- $5,000-$60,000: native application (self-contained program that’s downloaded and works without an internet connection)
The session stressed that mobile applications rarely generate revenue–the average return on investment is $688 and takes 51 years–so look for other benefits to the institution. It may be possible to generate revenues from after-market sales, such as an app that promotes a book, photoprints, music, and attendance at an event. When I asked about the effectiveness of applications, the person sitting next to me suggested I look at #SocialMedia Daily, a blog that aggregates news about social media and apps.
The Boston Museum of Fine Arts, one of the great public museums established just after the Civil War, has recently opened “Art of the Americas,” a new wing filled with its outstanding collections of American fine and decorative arts. As some of you know, the Boston MFA underwent a controversial restructuring more than a decade ago, shifting from departments organized by media (e.g., paintings, ceramics, furniture) to geography (e.g., Europe, Asia, and America) and firing some longtime curators (including Jonathan Fairbanks, who created the American Decorative Arts and Sculpture department at the MFA). I’m assuming one of the results of this restructuring is “Art of the Americas.” This four-story exhibit consists of 53 galleries tracing the history of art from pre-Columbian to Modern periods for the continents of North and South America, so along with the expected Chippendale chairs and Copley portraits, there are Peruvian funerary urns and Acoma pots. It’s so large that it took me nearly three hours just to cruise through it at a walking pace and I didn’t make it to the fourth floor, which explored the 20th century.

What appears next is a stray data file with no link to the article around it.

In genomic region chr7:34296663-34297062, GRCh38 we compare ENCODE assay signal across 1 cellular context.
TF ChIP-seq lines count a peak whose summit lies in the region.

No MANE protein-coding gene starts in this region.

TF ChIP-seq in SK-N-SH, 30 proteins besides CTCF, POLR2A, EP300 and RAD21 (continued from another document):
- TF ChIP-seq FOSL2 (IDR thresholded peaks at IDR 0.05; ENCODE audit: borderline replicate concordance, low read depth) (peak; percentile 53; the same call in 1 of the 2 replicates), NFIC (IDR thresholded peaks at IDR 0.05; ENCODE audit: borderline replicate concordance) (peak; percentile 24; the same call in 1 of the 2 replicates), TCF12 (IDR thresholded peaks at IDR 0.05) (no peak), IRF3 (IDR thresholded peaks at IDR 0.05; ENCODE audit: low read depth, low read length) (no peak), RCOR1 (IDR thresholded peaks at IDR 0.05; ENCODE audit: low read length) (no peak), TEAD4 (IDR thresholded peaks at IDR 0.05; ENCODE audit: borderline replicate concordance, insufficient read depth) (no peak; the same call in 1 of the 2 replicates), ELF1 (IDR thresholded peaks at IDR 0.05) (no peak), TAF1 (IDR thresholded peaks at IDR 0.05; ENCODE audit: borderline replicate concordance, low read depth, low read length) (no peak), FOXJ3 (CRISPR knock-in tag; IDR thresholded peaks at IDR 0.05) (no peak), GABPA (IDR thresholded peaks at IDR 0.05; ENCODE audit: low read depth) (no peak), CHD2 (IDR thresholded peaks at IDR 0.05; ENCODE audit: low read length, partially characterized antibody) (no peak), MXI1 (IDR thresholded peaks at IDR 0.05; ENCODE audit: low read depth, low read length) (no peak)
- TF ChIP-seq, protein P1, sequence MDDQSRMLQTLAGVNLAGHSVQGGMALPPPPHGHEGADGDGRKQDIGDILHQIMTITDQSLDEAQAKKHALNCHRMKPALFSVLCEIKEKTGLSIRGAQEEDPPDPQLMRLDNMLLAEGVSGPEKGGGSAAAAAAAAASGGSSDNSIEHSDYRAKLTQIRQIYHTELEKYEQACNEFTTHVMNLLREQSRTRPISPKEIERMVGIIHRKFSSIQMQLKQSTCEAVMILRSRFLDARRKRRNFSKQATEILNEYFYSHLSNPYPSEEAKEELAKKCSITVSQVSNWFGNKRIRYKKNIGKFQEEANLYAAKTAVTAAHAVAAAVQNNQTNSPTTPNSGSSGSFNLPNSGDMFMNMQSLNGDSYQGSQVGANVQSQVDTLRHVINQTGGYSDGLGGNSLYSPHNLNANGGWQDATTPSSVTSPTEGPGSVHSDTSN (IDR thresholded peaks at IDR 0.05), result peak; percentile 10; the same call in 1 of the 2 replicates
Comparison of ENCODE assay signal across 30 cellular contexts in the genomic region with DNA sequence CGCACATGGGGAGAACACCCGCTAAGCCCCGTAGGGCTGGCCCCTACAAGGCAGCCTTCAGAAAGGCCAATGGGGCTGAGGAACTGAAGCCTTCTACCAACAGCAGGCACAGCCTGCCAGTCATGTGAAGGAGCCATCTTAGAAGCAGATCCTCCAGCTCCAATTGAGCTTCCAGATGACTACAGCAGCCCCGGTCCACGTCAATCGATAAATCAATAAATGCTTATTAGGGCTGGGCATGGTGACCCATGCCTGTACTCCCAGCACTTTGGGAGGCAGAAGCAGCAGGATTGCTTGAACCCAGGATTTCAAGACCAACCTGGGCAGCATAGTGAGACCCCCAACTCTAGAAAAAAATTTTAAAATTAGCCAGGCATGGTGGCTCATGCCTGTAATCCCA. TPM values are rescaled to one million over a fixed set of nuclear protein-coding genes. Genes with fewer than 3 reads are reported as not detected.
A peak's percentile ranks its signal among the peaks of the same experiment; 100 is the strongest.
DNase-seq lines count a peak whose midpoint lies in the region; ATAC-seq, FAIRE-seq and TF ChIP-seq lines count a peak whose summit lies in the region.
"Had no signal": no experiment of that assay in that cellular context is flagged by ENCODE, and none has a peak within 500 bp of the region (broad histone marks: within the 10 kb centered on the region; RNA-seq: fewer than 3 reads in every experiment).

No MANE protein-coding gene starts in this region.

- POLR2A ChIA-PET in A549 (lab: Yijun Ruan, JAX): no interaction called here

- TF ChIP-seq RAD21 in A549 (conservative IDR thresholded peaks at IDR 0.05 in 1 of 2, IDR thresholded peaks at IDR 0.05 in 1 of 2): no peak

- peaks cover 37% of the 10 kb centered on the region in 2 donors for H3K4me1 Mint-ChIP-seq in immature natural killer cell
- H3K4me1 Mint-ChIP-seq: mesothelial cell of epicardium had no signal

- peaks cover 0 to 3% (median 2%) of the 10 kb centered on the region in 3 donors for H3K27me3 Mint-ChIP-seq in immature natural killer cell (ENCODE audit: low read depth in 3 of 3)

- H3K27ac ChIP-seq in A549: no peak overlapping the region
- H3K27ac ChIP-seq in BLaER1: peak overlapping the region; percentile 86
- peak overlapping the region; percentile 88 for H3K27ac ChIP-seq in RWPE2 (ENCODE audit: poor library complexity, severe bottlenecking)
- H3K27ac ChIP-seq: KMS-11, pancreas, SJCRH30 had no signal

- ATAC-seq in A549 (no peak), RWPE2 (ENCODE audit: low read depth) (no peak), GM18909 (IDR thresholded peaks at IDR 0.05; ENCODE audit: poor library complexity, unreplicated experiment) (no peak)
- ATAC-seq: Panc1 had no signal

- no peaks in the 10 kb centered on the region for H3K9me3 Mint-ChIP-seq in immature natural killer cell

Unlike most art museums, the exhibit mixes Continue reading
During a recent visit to the Abbe Museum in Bar Harbor, Maine, I spotted a clever way that allows them to easily remodel their lobby from a visitor reception area to an event space. You don’t notice it at first because the furniture is so well designed and complements the appearance of the building. The reception desk is busy selling tickets and greeting visitors, and next to it are panels explaining what to see and do. But look below or behind, and you discover it’s not a panel but a moveable storage wall. Clever!
Historic sites are always looking for good models for online activities, such as websites and mobile applications, and one of the best places to look for inspiration is the annual Webby Awards, the leading international award honoring excellence on the Internet. Established in 1996 during the Web’s infancy, the Webbys are presented by the International Academy of Digital Arts and Sciences.
The 2012 Webby Awards received nearly 10,000 entries from over 60 countries and all 50 states and awards were given in over a hundred categories for website, interactive advertising and media, online film and video, and mobile and apps. As a result, there is a lot to cull through but here are several that seem to be most related to historic sites (and hang on, this is a long list):